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From doodler to iconic cartoonist

From doodler to iconic cartoonist

Comic book author reminisces on 50 years of illustrations

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Published : 2013-09-27 21:51
Updated : 2013-11-09 14:06

 

Scholar and cartoonist Rhie Won-bok poses for a photo prior to an interview with The Korea Herald on Monday. (Kim Myung-sub/The Korea Herald)



























As a kid, cartoonist and scholar Rhie Won-bok spent most of his time doodling alone.

“In the 1950s, you only had two choices as a kid,” Rhie, now 66, tells The Korea Herald. “You either went outside and played with other kids, or stayed inside and found something to do. People were poor and we all didn’t have many things. Books were also very hard to find. I wasn’t a very active type, so I stayed inside and just doodled.”

After many years of doodling, he started drawing random things. He drew a lot of cowboys. At the time, Rhie had no idea he would spend his entire life creating cartoons.

“I saw the cowboys in movies,” he says. “Movies were pretty much the only visual entertainment available.”

Rhie is, without a doubt, a cartoonist with a unique career. For one, he is the creator of one of the most enduring and successful manhwa series in the country. 


 

Rhie Won-bok’s cartoon series “Far Countries, Near Countries” (Gimmyoung Publishers)

His educational cartoon series, “Far Countries, Near Countries” featuring the inner workings and culture of foreign nations, has sold over 17 million copies in the past 33 years.

He finished the series’ last volume, which features Spain, in March. The first volume came out in 1981. The series features Korea, Japan, China, the U.K., the U.S., Germany, France, Italy and the Netherlands, among others.

“This is the end of the series, not my career,” says Rhie, who has been drawing cartoons for almost half a century. “So I’m not overwhelmed with emotions about it. I feel calm.”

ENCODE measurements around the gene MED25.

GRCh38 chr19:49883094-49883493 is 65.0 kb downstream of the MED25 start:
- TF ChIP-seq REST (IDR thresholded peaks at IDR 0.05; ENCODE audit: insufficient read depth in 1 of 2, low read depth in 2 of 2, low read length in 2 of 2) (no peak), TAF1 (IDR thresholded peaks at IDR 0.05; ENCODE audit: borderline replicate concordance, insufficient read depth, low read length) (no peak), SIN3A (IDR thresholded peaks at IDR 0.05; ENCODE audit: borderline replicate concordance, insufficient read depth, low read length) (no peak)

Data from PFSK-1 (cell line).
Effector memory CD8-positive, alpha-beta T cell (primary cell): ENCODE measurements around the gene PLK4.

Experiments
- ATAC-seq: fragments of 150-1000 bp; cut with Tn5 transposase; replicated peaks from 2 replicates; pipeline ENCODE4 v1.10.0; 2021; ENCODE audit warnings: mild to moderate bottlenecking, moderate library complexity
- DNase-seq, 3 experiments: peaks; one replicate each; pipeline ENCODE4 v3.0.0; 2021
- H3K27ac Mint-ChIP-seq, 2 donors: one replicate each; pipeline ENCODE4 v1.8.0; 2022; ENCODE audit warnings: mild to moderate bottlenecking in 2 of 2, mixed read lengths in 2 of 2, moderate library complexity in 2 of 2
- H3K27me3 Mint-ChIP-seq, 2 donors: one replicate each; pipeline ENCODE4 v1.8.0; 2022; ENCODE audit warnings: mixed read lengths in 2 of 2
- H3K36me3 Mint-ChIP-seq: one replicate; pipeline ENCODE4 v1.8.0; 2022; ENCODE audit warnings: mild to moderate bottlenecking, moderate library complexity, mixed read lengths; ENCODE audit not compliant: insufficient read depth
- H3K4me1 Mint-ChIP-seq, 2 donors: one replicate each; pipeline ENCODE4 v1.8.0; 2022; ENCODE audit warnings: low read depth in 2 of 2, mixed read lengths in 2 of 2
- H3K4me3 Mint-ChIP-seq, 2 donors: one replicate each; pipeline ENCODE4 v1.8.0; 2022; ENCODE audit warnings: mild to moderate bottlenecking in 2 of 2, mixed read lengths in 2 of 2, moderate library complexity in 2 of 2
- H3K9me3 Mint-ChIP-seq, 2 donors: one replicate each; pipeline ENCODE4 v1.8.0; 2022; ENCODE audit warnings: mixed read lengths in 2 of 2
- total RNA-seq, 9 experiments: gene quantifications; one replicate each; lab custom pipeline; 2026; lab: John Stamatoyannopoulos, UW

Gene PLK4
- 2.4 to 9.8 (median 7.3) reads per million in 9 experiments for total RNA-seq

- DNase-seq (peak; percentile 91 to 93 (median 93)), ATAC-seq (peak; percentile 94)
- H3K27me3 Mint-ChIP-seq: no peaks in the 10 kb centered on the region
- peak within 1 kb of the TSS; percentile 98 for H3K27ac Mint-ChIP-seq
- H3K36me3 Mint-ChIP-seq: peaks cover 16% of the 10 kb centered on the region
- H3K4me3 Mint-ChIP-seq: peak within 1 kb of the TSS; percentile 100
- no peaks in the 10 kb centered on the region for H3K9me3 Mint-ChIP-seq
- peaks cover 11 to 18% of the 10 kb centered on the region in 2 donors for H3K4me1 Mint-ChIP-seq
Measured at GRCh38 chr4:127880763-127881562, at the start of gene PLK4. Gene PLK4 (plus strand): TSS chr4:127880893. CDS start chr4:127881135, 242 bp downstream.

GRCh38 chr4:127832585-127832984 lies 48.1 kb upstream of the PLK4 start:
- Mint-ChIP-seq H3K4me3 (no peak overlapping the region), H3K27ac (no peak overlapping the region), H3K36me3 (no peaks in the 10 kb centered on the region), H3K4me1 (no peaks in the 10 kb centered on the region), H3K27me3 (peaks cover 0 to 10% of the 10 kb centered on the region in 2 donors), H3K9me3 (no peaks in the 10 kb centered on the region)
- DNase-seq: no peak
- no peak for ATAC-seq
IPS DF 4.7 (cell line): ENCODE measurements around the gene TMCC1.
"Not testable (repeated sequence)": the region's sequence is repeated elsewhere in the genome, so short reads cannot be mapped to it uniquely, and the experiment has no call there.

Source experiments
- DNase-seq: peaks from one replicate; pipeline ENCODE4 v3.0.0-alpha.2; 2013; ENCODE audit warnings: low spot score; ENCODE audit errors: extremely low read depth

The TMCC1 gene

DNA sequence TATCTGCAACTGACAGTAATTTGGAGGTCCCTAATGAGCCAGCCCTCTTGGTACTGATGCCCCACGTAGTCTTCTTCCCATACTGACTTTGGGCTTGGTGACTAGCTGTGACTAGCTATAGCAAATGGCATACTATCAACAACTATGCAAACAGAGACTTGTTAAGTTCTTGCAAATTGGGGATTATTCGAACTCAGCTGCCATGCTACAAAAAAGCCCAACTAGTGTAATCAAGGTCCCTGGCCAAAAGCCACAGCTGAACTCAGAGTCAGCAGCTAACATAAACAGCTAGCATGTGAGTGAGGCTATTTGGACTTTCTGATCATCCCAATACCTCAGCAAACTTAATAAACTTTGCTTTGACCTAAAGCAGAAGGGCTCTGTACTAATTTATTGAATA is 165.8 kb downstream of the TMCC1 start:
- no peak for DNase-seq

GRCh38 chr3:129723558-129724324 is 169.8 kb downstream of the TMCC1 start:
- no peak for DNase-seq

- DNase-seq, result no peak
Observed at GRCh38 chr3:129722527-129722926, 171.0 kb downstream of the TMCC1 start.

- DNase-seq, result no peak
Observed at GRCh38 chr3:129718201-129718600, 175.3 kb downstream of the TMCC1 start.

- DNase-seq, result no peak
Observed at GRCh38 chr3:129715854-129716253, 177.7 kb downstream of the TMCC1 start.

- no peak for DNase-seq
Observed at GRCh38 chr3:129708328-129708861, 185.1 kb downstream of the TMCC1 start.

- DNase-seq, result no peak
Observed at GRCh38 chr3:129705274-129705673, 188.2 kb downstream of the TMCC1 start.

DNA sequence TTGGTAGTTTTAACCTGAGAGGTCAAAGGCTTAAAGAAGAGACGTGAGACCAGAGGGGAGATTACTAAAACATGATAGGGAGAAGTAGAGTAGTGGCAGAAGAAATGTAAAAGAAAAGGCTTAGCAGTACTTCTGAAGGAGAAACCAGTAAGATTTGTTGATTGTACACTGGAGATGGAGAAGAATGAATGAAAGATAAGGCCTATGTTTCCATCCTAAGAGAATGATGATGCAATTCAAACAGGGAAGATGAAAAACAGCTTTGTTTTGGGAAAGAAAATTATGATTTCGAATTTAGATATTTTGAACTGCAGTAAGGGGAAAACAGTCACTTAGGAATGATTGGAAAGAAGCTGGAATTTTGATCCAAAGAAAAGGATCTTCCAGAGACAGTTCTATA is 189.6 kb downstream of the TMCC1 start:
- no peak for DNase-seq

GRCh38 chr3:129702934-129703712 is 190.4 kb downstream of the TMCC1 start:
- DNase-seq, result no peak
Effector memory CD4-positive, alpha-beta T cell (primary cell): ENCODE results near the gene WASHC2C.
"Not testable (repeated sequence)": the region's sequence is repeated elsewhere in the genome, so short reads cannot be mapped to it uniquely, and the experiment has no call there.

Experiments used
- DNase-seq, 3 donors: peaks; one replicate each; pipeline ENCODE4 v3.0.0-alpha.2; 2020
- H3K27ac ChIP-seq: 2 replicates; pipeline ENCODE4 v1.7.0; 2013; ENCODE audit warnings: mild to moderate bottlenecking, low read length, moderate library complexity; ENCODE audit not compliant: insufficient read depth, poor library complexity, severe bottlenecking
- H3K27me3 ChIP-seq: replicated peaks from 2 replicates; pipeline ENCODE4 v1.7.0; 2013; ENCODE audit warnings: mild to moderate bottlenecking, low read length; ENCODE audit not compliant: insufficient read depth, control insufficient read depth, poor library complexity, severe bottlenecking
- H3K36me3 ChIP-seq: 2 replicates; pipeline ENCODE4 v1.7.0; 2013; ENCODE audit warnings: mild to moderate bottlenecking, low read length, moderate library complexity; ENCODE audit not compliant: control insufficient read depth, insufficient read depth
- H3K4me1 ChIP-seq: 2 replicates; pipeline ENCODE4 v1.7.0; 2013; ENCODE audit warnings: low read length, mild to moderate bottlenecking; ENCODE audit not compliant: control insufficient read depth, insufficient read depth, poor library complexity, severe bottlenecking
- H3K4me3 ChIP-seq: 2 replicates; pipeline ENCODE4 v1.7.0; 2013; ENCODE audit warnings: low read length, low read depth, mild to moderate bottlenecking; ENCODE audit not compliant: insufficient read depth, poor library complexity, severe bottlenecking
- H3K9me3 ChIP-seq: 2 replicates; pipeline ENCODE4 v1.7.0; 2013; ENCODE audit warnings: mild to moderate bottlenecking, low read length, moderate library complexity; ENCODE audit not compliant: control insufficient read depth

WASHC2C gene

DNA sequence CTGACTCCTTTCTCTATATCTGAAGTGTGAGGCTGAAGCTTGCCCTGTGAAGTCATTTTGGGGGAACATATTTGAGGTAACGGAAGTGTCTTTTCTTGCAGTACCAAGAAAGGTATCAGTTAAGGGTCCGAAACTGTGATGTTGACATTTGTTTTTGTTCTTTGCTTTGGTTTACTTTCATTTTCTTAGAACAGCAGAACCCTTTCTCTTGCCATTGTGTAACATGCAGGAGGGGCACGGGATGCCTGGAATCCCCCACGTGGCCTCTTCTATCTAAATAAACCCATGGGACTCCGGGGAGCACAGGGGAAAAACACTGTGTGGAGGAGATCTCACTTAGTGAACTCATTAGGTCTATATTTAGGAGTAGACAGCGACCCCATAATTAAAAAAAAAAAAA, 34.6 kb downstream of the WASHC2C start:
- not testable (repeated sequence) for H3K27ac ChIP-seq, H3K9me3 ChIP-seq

For 29-year-old office worker Kang Soo-hyun, Rhie’s “Far Countries, Near Countries” was the only comic book she was allowed by read as a child.

“My mother didn’t think comic books were good for me,” she recalls.

“So I wasn’t allowed to read them in the house. But her only exception was ‘Far Countries, Near Countries.’ She thought the series was good for me even though it was a cartoon. She certainly wanted me to learn about other countries and their history, and there were no other children’s books that were as entertaining and informative as the series.”

The edition on Korea and its culture was translated into English and published under the title “Korea Unmasked” in 2002. The volume will be translated into six other languages ― French, Chinese, Spanish, German, Russian and Indonesian ― and will be published overseas throughout this year.

Although he now enjoys his success, Rhie was never too serious about being a cartoonist until he went to Germany to study in his 20s. At Seoul National University, his major was architecture, which, in Rhie’s words, was “never my cup of tea.”

He seldom went to his classes, and instead spent most of his time in his dorm room, drawing cartoons for Sonyeon Hankook Ilbo ― a newspaper for children and teenagers ― as his part time job. The best part was the monthly pay day. “I’d use the money to buy drinks for my friends,” Rhie says, with an almost impish smile. “It was so much fun. I’m pretty sure I bought drinks for everyone in the program.”
Cartoonist Rhie Won-bok, who recently completed his 15-volume educational cartoon series “Far Countries, Near Countries” featuring the inner workings and culture of foreign nations, looks at the map he used while traveling Europe, in his office in southern Seoul, Monday. The first volume of the series was published in 1981. (Kim Myung-sub/The Korea Herald)

Yet moving to Germany changed his life. “I went into a bookstore and was stunned to discover a huge section dedicated exclusively to comic books,” he says. “I’d never seen anything like that before and thought perhaps Korea’s cartoon industry will soon grow into something like this. It was in Germany that I decided to become a full-time cartoonist.”